the gift of the word has been given to women who are not afraid of the rapture of turning themselves inside out

-Jackie Wang.

I want everyone to know Jackie Wang. She’s one of my favorite living writers and possibly the great love of my life. This is not the first time I’ve blogged about her.

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Experience Jackie Wang reading here.

And buy her book Against Innocence from Semiotext(e) here.

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“On the edge of death: the return of love lost. The scene places you in the forest, surrounded by the vibrations of the one who died.

It’s no secret. When you are about to die you meet the ones who are already dead. They facilitate the passage. One touch and you turn to silver, which is cinema’s way of saying: corpse.

A week ago D called me in the morning, 8am his time. What could it be? He had just woken up from a dream in which he was visited by a dead friend, and something about the visitation made death seem softer, more peaceful. “If anything happens to me, Gui Gui, you know…”

Did I say, I don’t think you will die. It is me who was always supposed to die first. Remember what you said? He laughed. I saw him shake his head. I know I know.

I want to say that every dream is a little death…a visit to the liminal space, where it is always raining silver in the forest.” – Written as amplifier/echo for Sergei Parajanov’s Shadows of Forgotten Ancestors

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Wang curates a genius Tumblr that has taught me so much about writing as a process/political act, dreams, the prison industrial complex, theory, race, art, film, sexuality: http://loneberry.tumblr.com/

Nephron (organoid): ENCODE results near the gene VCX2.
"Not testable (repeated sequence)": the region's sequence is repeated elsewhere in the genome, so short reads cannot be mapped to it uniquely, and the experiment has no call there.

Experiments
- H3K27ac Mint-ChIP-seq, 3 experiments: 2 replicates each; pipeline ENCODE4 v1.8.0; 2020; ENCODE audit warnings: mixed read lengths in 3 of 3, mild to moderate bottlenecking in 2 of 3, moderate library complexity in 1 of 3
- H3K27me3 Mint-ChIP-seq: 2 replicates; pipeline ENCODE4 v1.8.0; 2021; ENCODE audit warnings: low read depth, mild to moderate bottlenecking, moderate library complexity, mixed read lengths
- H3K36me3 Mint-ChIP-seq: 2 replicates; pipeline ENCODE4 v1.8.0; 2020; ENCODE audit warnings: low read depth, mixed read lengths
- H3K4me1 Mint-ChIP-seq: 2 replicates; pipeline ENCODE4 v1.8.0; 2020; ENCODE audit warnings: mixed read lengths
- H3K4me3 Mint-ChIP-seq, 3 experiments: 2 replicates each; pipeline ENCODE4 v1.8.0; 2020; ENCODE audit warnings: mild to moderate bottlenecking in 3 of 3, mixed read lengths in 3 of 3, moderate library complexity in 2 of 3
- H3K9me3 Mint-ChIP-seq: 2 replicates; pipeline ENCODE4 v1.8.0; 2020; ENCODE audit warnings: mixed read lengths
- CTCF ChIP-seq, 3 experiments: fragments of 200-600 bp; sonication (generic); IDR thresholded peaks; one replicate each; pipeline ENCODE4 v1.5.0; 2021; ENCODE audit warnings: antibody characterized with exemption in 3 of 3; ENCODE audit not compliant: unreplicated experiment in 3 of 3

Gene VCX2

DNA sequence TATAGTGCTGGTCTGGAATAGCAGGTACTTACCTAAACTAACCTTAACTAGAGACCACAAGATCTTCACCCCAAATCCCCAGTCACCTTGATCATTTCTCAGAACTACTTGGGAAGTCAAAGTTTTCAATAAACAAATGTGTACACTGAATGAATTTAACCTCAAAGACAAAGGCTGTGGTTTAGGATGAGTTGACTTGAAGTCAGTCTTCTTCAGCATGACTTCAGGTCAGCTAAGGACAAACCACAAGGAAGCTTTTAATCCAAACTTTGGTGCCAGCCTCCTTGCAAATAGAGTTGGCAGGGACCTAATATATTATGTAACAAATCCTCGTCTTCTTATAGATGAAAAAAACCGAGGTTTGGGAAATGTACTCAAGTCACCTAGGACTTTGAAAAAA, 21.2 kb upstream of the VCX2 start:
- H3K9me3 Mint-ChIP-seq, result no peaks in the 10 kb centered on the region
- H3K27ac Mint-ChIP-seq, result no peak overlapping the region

A few recent notes that have proved influential:

Hélène Cixous on details

The Detail makes the Tragedy. No atrocious Tale possible without the frail crack in the wall that surrounds the unspeakable. Othello is contained in a handkerchief. This Handkerchief turns anyone who touches it into a monster. The Detail is this seepage and this handkerchief, which hides-shows, gives on the scene impossible to behold. The Detail is the representative and representation of the act of mutation that turns people like you and me into the monsters of Tales. The Detail is a visual shibboleth, dreadful to behold. Whoever sets eyes on it will never again be the same. Generally, when you enter the Tale for the first time, you pass over the Detail without noticing it. It gets lost among the host of signs. It was only many years later I noticed the Detail that gives us access to ‘‘The Metamorphosis’’ (‘‘Die Verwandlung’’) though it is perfectly obvious in the entryway where it vegetates and stinks, the eternal cadaver posted as a warning to the reader. But as it doesn’t call out or moan or squeak the avid visitor sweeps indifferently past the prophetic vignette and throws himself into the front room from which he doesn’t emerge alive. If only you’d read the warning Nothing wouldn’t have happened. But by definition the Detail hides what it shows. You canalways look at the engraving Gregor Samsa cut out and deliberately framed in gilt on page one of the Tale, but it just so happens you still don’t see it you never will. The law of Details, how to think of its tricks? It hits you in the eye.